percentile(), percentiles()

Returns an estimate for the specified nearest-rank percentile of the population defined by Expr. The accuracy depends on the density of population in the region of the percentile.

  • Can be used only in context of aggregation inside summarize

percentiles() is like percentile(), but calculates a number of percentile values (which is faster than calculating each percentile individually).

percentilesw() is like percentilew(), but calculates a number of percentile values (which is faster than calculating each percentile individually).

percentilew() and percentilesw() allows calculating weighted percentiles. Weighted percentiles calculate the given percentiles in a "weighted" way - threating each value as if it was repeated Weight times in the input.


summarize percentile(Expr, Percentile)

summarize percentiles(Expr, Percentile1 [, Percentile2])

summarize percentiles_array(Expr, Percentile1 [, Percentile2])

summarize percentiles_array(Expr, Dynamic array)

summarize percentilew(Expr, WeightExpr, Percentile)

summarize percentilesw(Expr, WeightExpr, Percentile1 [, Percentile2])

summarize percentilesw_array(Expr, WeightExpr, Percentile1 [, Percentile2])

summarize percentilesw_array(Expr, WeightExpr, Dynamic array)


  • Expr: Expression that will be used for aggregation calculation.
  • WeightExpr: Expression that will be used as the weight of values for aggregation calculation.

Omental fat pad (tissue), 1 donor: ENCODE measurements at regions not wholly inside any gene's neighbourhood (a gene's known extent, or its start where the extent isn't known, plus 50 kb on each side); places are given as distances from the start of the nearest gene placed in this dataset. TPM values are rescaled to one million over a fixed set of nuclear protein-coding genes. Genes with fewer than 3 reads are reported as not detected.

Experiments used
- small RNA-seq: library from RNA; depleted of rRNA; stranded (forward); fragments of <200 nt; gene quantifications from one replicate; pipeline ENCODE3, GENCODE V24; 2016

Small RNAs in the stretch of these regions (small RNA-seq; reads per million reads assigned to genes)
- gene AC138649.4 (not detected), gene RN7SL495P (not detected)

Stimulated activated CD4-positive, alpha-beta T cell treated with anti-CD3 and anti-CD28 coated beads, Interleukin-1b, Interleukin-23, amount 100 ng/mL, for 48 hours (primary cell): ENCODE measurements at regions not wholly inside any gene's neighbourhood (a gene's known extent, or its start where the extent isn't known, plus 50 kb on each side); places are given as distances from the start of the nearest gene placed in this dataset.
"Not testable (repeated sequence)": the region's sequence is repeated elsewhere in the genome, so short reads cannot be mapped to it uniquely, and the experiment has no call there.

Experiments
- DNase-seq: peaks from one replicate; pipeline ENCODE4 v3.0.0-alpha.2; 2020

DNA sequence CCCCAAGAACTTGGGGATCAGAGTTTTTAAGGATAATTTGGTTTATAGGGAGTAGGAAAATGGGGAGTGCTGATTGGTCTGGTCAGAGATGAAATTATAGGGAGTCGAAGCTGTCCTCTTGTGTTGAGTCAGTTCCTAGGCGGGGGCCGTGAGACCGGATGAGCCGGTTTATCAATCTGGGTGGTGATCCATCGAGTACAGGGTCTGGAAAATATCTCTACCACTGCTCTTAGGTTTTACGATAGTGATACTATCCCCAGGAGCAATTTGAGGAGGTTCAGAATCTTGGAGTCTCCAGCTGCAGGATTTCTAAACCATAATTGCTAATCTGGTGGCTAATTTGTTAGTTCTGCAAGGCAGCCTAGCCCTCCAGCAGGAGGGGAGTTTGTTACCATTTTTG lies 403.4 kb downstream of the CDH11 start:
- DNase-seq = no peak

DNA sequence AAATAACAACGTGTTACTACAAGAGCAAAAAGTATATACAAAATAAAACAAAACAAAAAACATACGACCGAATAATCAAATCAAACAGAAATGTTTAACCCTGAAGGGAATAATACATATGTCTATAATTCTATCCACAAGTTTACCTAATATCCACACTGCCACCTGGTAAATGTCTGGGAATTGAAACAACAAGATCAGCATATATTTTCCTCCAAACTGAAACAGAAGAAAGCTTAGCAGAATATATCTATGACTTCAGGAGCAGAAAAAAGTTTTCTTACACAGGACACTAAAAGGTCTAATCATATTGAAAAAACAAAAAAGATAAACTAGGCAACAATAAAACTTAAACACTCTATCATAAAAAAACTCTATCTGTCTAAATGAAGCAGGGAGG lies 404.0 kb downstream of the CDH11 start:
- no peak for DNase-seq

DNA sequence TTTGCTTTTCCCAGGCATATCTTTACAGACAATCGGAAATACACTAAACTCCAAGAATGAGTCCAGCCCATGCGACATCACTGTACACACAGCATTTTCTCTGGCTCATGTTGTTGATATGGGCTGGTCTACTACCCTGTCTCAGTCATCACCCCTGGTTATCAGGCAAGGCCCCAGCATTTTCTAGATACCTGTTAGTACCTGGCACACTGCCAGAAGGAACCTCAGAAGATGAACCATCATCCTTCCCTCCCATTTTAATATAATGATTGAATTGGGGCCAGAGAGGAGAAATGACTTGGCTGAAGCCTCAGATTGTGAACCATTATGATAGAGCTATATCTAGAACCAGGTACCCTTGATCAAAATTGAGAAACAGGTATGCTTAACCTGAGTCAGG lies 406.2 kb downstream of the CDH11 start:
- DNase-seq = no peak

• Percentile is a double constant that specifies the percentile.
  • Dynamic array: list of percentiles in a dynamic array of integer or floating point numbers


Returns an estimate for Expr of the specified percentiles in the group.


The value of Duration that is larger than 95% of the sample set and smaller than 5% of the sample set:

CallDetailRecords | summarize percentile(Duration, 95) by continent

Simultaneously calculate 5, 50 (median) and 95:

| summarize percentiles(Duration, 5, 50, 95) by continent

alt text

The results show that in Europe, 5% of calls are shorter than 11.55s, 50% of calls are shorter than 3 minutes 18.46 seconds, and 95% of calls are shorter than 40 minutes 48 seconds.

Calculate multiple statistics:

| summarize percentiles(Duration, 5, 50, 95), avg(Duration)

Weighted percentiles

Assume you measure the time (Duration) it takes an action to complete again and again, and then instead of recording each and every value of the measurement, you "condense" them by recording each value of Duration rounded to 100 msec and how many times that rounded value appeared (BucketSize).

You can use summarize percentilesw(Duration, BucketSize, ...) to calculates the given percentiles in a "weighted" way - treating each value of Duration as if it was repeated BucketSize times in the input, without actually needing to materialize those records.

Consider the following following example. A customer has a set of latency values in milliseconds: { 1, 1, 2, 2, 2, 5, 7, 7, 12, 12, 15, 15, 15, 18, 21, 22, 26, 35 }.

In order to reduce bandwidth and storage, the customer performs pre-aggregation to the following buckets: { 10, 20, 30, 40, 50, 100 }, and counts the number of events in each bucket, which gives the following Kusto table: